“Once you have tasted flight, you will forever walk the earth with your eyes turned skyward, for there you have been, and there you will always long to return.” — Leonardo da Vinci
The root for “aviation” is the Latin word “avis” and even a casual knowledge of the Wright Brothers divulges that much of their early research involved the study of birds. In spite of that common origin, birds and planes are having trouble coexisting. Below are two stories involving two different, but both sad, perspectives of this co-occupancy of the air—one in which aviators tried to help birds and the second involves the response to birds as safety threats.
Operation Migration was an extraordinary application of ultralight aircraft in an effort to improve the lot of Whooping Cranes. Its pilots acted as surrogate parents. They guided captive-hatched and imprinted Whooping cranes along a planned migration route beginning in Wisconsin and ending in Florida. The tales of the extraordinary efforts by people on the ground, in transit and at the destination shows man’s dedication to this species. Their research, preparation and operations are an inspiration to all. The journey, depicted below and described here, shows the amazing tenacity and ingenuity of the OM team.
Unfortunately, after 15 years of these efforts, the US Fish & Wildlife Service decided that it will “no longer support the use of ultralight aircraft to lead young whooping cranes on their fall migration to Florida.” The scientific conclusion is as follows:
“Since 2001, nearly 250 whooping cranes have been released in Wisconsin. About 93 are currently alive, according to the Fish and Wildlife Service. However, only 10 chicks have survived to fledge…Many first-time parents are known to abandon their nests. One reason is due to nettlesome black flies at the Necedah National Wildlife Refuge. But biologists have determined that other factors are probably also at play…Experts in crane biology and other fields have concluded that the use of aircraft and other human interaction are having a negative effect on the birds. Another worrisome technique is the use of costumed humans who help care for chicks. The practices apparently are not allowing the birds to imprint parenting skills they need to raise their own chicks.”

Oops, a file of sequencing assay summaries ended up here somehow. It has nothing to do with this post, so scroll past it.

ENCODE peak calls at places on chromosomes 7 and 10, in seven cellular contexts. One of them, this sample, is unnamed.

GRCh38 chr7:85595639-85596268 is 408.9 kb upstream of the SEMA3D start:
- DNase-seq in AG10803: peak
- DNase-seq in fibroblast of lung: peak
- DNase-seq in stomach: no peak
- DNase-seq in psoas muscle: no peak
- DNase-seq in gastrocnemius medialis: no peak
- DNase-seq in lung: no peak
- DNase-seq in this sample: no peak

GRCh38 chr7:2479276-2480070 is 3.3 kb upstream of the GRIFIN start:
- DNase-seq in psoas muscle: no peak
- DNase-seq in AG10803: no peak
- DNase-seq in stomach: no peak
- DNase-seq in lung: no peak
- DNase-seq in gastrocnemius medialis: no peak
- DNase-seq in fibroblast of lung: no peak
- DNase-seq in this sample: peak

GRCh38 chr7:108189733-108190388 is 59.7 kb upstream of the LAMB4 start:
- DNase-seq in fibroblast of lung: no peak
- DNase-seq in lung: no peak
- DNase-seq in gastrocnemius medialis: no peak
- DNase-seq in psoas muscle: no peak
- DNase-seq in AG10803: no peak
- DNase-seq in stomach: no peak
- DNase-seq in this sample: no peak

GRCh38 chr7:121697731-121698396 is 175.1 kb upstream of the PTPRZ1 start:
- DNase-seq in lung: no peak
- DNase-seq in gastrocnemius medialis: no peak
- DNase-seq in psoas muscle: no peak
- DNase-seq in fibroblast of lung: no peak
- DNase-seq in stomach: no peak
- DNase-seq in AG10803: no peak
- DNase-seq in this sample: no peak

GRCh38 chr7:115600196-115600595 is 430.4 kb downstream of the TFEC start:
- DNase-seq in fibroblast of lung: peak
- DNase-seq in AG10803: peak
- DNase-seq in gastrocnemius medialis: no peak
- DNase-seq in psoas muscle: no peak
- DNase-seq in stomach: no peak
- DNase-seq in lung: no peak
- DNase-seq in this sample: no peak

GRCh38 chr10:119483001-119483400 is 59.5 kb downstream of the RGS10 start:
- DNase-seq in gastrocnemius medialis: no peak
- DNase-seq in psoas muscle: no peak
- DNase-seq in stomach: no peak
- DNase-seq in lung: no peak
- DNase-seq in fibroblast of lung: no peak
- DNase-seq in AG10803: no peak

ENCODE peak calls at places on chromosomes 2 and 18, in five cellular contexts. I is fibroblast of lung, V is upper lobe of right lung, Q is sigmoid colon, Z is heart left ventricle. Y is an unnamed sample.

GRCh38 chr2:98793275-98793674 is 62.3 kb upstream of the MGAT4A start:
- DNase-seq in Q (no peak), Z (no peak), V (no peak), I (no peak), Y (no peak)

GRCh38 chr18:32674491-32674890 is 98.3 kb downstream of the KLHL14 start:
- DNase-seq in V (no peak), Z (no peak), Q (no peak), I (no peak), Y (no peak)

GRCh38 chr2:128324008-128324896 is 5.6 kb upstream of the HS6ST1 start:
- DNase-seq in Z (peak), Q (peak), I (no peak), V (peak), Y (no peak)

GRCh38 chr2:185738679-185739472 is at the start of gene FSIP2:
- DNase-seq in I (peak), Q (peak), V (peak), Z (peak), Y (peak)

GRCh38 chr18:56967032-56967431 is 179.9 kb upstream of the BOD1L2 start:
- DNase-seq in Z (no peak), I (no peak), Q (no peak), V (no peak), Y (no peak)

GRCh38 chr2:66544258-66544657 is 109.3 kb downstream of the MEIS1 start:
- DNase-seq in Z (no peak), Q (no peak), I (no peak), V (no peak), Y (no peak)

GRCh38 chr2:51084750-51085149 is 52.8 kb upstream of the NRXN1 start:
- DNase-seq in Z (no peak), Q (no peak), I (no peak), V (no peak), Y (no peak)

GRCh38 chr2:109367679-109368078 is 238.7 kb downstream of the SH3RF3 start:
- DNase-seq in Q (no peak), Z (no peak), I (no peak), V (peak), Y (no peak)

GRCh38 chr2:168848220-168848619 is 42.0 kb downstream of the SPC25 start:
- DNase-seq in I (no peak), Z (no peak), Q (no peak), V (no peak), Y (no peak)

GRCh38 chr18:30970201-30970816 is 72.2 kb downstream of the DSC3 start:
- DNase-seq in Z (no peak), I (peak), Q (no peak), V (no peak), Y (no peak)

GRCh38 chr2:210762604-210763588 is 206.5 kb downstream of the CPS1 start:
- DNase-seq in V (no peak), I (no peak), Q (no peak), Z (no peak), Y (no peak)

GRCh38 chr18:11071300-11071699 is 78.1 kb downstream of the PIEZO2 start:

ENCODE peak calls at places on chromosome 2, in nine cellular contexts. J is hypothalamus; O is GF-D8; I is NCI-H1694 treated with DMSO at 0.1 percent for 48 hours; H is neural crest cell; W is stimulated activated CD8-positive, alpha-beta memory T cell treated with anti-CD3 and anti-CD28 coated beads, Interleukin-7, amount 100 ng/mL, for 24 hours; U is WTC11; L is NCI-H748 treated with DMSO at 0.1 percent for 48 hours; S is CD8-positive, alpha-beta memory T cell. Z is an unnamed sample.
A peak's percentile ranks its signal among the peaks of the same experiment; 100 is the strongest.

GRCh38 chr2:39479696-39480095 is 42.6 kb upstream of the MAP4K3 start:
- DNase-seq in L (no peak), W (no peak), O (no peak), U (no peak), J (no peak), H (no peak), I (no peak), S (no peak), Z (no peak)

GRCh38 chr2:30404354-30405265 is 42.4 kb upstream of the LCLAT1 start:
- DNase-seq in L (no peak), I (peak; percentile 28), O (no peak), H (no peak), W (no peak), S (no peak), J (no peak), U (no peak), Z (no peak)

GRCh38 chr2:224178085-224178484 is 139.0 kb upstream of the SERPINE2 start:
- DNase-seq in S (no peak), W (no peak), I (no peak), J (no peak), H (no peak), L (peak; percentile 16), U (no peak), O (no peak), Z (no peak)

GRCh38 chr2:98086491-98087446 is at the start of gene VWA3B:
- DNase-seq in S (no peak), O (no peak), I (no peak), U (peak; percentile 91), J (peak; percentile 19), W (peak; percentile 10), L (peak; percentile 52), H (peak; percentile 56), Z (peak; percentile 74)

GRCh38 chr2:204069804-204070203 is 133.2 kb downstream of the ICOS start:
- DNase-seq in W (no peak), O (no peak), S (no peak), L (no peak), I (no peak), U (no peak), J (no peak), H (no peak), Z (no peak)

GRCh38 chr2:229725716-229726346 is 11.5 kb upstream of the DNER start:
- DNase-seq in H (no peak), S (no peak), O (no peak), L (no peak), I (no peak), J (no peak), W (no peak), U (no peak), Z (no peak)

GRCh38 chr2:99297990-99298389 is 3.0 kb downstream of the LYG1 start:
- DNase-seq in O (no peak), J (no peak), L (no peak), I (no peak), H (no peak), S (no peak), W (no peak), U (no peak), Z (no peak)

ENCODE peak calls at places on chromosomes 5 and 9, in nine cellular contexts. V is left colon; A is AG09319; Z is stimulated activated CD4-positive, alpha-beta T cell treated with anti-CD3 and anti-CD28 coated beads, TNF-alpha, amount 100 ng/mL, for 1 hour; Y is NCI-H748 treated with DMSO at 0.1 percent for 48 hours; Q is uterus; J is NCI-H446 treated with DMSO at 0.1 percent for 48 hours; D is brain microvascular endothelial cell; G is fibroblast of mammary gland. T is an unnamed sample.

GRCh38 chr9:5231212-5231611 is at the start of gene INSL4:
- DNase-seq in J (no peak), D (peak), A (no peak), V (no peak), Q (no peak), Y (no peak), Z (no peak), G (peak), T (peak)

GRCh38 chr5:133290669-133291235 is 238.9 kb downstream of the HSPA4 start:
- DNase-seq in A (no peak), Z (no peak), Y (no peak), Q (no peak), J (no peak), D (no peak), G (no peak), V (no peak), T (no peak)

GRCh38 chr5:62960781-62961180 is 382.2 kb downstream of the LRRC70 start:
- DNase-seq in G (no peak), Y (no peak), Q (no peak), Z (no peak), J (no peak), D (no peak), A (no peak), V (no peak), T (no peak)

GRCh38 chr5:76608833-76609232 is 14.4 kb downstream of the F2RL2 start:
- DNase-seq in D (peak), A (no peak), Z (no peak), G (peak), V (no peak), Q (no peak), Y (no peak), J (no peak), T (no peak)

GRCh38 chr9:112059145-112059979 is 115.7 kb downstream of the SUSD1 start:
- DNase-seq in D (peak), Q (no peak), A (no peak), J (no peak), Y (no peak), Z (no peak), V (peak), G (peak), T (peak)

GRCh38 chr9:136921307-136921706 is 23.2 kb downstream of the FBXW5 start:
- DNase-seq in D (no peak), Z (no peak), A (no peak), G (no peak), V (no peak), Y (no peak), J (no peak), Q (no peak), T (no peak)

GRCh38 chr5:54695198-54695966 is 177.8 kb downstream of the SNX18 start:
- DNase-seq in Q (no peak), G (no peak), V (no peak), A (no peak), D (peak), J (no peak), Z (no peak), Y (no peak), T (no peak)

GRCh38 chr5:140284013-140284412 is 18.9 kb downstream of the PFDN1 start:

It is extremely disappointing that creative use of aviation has not succeeded, but the team at Operation Migration has not yet given up. In addition to the technical behavioral issues, the loss of the USW&W financial support may be another major setback for the effort is quite expensive.
The second case is even more distressing. In the case of Friends of Animals v. Clay, the US Court of Appeals for the Second Circuit ruled that the Port Authority has the freedom under a federal regulation to remove migratory birds near John F. Kennedy International Airport because of the threat they pose to airline safety. The Judges included in their decision a number of examples of the hazards which birds pose to aircraft:
- a 1975 collision between herring gulls and a DC‐10, which caused the aircraft’s engine to explode and the aircraft itself to catch fire…
- …a 1995 collision between two Canada geese and a Concorde jet, which caused “major damage” to the aircraft…
- …describing a 2009 incident in which a pilot was compelled to land a jetliner on the Hudson River after it collided with a flock of geese…
The PANYNJ applied to the United States Animal and Plant Health Inspection Service, and the United States Fish and Wildlife Service for issuance of a “depredation permit” to the Port Authority of New York and New Jersey, which authorizes the emergency “take” of migratory birds that threaten to interfere with aircraft at John F. Kennedy International Airport (the named defendant, William Clay, in his official capacity as a Deputy Administrator in the Department of Agriculture). The court ruled, “In sum, we hold that FWS did not run afoul of § 21.41 in issuing to the Port Authority the 2014 depredation permit.”
Somehow JFK is next to the Jamaica Bay Wildlife Refuge. It is home to one of the best places in New York City to observe migrating species. With more than 330 bird species—nearly half the species in the Northeast—sighted at the refuge over the last 25 years. It is hard to comprehend how some planner permitted a locus for birds to be next to a huge bird colony.
The aviation community has developed strategies to mitigate the negative impact of the interaction of these two flying communities. The Audubon Society has written a very informative, balanced paper on remedial tactics. Creative landscaping alterations around the airport, other positive tactics and an ACRP compendium of preventative actions provide alternatives. As aviation moves forward in airport development and planning, coexisting with birds should be a priority.
The beauty of flight is never more evident than in this video. Hopefully it will help all involved in aviation to be conscious of the need and value of birds to society.